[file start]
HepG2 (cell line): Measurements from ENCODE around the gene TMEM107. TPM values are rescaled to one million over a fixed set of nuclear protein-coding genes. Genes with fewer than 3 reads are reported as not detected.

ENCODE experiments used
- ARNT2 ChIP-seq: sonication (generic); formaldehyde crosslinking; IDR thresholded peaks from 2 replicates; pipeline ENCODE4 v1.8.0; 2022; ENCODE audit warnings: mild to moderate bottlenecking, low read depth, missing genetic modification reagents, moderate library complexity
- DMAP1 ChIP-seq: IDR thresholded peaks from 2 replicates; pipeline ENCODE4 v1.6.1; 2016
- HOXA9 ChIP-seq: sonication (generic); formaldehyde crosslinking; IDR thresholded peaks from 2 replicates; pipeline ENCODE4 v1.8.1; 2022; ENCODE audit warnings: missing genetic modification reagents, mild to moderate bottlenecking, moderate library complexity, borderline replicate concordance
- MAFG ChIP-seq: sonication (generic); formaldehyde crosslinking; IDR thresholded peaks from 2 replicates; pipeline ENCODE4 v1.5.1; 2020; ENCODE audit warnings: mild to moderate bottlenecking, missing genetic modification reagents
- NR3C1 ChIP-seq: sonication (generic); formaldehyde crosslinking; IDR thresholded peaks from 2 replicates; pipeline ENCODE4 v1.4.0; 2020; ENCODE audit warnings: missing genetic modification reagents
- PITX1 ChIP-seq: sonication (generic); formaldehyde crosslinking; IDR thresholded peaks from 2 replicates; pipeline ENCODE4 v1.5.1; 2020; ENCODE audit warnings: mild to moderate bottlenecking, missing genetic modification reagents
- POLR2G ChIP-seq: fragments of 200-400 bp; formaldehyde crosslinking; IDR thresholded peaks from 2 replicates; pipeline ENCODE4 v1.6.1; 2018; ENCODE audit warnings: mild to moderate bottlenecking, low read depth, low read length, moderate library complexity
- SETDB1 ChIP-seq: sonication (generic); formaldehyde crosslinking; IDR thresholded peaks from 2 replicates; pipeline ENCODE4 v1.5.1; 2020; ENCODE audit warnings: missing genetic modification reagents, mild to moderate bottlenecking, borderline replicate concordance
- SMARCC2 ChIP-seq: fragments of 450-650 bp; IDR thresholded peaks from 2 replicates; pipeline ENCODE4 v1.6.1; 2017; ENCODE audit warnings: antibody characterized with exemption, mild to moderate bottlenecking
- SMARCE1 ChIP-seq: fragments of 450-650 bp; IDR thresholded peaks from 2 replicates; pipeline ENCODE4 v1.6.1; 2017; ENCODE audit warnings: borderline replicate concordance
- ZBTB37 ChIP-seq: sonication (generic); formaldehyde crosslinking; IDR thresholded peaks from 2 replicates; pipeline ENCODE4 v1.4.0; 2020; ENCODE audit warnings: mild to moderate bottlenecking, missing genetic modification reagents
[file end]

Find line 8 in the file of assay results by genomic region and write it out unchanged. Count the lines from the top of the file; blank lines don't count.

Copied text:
- PITX1 ChIP-seq: sonication (generic); formaldehyde crosslinking; IDR thresholded peaks from 2 replicates; pipeline ENCODE4 v1.5.1; 2020; ENCODE audit warnings: mild to moderate bottlenecking, missing genetic modification reagents